May I make this remark. If it be true that we have been discussing the principle of the bill, the amendment and the subamendment would it not be logical that we vote on those three things at the same time? Before announcing the business of the house for December 27, I want to extend to every member my best wishes for a merry Christmas and a safe return to Bill No. 36, an act to amend the Combines Investigation Act, which will be the first item of business on that day. Then, if it is disposed of, we shall take up the government notice of motion in the name of the Secretary of State for External Affairs, and then all the other bills remaining on the order paper.

Topic:   BUSINESS OF THE HOUSE
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PC

George Alexander Drew (Leader of the Official Opposition)

Progressive Conservative

Mr. Drew:

Mr. Speaker, first of all may I reciprocate by joining in the good wishes for Christmas, and hoping that everyone has an extremely happy new year. That brings me to a question that perhaps the house leader could answer. Is it intended to sit on New Year's day?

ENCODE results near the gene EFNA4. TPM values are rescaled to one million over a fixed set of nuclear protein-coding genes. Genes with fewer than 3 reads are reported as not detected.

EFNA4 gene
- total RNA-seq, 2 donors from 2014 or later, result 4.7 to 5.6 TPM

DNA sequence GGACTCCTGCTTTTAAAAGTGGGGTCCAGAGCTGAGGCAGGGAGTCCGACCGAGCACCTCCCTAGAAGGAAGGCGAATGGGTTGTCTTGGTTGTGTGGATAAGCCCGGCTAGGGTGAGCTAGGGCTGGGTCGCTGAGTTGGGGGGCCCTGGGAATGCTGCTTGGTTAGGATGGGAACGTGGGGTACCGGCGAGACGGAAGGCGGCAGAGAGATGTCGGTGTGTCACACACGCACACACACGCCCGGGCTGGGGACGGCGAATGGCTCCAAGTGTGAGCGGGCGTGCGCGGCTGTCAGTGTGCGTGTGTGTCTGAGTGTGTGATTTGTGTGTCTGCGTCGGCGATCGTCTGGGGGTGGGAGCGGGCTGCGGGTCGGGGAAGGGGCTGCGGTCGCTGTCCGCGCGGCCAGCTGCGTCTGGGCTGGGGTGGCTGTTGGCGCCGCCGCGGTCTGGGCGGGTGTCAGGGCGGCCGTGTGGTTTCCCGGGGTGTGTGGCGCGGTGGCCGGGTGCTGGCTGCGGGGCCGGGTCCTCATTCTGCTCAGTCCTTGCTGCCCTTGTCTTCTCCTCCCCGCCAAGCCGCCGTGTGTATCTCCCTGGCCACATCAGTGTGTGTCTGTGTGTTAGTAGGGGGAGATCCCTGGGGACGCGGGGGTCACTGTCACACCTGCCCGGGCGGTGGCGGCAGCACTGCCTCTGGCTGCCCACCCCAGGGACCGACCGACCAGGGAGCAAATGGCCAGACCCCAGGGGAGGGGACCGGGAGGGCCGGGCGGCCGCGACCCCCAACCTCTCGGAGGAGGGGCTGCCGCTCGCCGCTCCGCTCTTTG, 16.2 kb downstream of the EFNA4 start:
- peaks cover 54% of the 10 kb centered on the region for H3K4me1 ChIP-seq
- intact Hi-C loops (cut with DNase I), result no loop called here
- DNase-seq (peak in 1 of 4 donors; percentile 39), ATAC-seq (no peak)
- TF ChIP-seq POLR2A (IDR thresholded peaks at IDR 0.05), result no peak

Topic:   BUSINESS OF THE HOUSE
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LIB

Alphonse Fournier (Minister of Public Works; Leader of the Government in the House of Commons; Liberal Party House Leader)

Liberal

Mr. Fournier (Hull):

I am quite convinced that when we reach that bridge we shall find a way of crossing it-

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PC

George Alexander Drew (Leader of the Official Opposition)

Progressive Conservative

Mr. Drew:

It is only, of course, that it would be desirable for some of the members to know what arrangements they should make. I can only hope that after the government and the members of the house have enjoyed a merry Christmas, the suggestion that has been made will be followed and we shall not be dealing with Bill No. 36 but with other items of business, in which case I am sure we would proceed with expedition.

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LIB

Alphonse Fournier (Minister of Public Works; Leader of the Government in the House of Commons; Liberal Party House Leader)

Liberal

Mr. Fournier (Hull):

So no doubt will remain in the minds of hon. members, the government and the house will proceed with this bill on the 27th.

Topic:   BUSINESS OF THE HOUSE
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LIB

Elie Beauregard (Speaker of the Senate)

Liberal

Mr. Speaker:

On behalf of each hon. member I extend to all the members of this house a wish for a very merry Christmas.

Topic:   BUSINESS OF THE HOUSE
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At ten o'clock the house adjourned, without question put, until Thursday, December 27, at eleven o'clock a.m., pursuant to the order of the house passed on December 21, 1951.



Thursday, December 27, 1951


December 21, 1951